Sunday, July 4, 2010

Buried Alive

I am taking a week off to clear out and consolidate the storage sheds from two into one. I've already done a fair amount of work last week to the point where my back ached from moving boxes. I also find the job rather overwhelming and tedious. The best way I can describe it is that I feel as though I am being smothered by the past. And I have reached a point where I want the past cleared out so I can face the future with more of a clean slate.

The sheds contain a lot of stuff of my husband's (even from his first marriage) and my parent's. When I moved from my five bedroom house last fall into our two bedroom apartment, there wasn't enough time before winter hit to do a major clear-out. So this is it. Whatever doesn't fit into the one storage shed I'm going to maintain, will be donated or tossed. This is a chore and a difficult job. Especially doing it on one's own. No one tells you how much work it takes being a widow. Having to face these tasks even years later doesn't make it any easier. Although I know he isn't here anymore, I do question what my husband would want done with his possessions - the same with my dear Mom's things.

Last week I took a huge step, leap is more like it by taking five huge overflowing boxes of old National Geographic magazines to the used book store. I could barely lift the boxes. Now these were from my husband's office and classroom and they've sat in the storage shed because my youngest insisted he wanted all of them. But I drew the line that they take up too much space. As a compromise, my youngest can keep his dad's large collection of history books (his speciality was the Middle Ages) because he is leaning toward becoming a history teacher himself.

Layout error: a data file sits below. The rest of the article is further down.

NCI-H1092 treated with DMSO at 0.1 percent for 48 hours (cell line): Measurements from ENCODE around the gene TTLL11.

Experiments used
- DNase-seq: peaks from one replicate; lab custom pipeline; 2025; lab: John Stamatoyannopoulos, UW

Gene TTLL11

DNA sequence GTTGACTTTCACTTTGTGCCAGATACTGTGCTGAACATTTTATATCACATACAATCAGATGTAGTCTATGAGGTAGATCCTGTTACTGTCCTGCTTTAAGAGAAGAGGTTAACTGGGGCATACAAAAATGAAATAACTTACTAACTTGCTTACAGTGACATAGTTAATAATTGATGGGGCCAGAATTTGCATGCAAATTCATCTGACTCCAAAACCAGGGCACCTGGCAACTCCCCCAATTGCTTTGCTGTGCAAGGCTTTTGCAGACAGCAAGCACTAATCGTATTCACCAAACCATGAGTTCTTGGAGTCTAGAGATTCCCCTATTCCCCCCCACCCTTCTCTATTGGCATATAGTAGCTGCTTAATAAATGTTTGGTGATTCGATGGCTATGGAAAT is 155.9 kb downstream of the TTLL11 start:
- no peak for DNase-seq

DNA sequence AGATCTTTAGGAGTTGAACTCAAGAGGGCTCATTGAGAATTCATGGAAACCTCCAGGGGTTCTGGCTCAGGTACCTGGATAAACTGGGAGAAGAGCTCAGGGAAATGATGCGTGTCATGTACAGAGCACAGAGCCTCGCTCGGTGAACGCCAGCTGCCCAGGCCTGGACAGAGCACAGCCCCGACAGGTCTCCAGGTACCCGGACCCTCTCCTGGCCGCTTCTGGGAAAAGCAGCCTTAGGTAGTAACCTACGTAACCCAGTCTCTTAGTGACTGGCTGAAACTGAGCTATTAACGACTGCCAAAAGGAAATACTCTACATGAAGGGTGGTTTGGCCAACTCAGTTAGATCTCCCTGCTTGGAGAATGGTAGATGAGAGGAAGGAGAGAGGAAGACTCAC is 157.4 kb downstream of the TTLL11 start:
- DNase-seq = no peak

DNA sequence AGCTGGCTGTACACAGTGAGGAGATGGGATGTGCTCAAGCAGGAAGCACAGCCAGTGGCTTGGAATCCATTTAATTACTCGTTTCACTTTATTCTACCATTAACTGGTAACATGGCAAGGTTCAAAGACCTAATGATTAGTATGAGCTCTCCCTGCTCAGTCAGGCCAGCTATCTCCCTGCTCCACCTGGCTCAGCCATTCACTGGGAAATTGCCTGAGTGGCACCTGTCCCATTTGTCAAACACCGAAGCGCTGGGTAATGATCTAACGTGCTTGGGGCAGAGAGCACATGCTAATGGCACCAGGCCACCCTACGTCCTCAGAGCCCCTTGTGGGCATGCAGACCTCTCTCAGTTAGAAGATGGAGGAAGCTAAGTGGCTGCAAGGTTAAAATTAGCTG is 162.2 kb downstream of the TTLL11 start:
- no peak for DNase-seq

I got $5.00 for the 200 magazines - not very much. But I felt as though a weight was lifted from me. It was difficult to part with the magazines because they were a visual reminder of my husband. He always was reading one and they'd be scatterted around the house with tabs marking certain pages. But it is time to let them go. To someone who may collect them or be able to use them now rather than being shut away in a dank, dark storage shed getting mildewed.

Today, I went through some of my mom's old clothes and old clothes from the boys, sorting them to go to the resale shop as a donation. I was reminded by how nicely I dressed my boys when they were little and certain items brought back various memories. But again, I am so pleased that someone (maybe a young, struggling mom or dad) will be able to use these clothes now.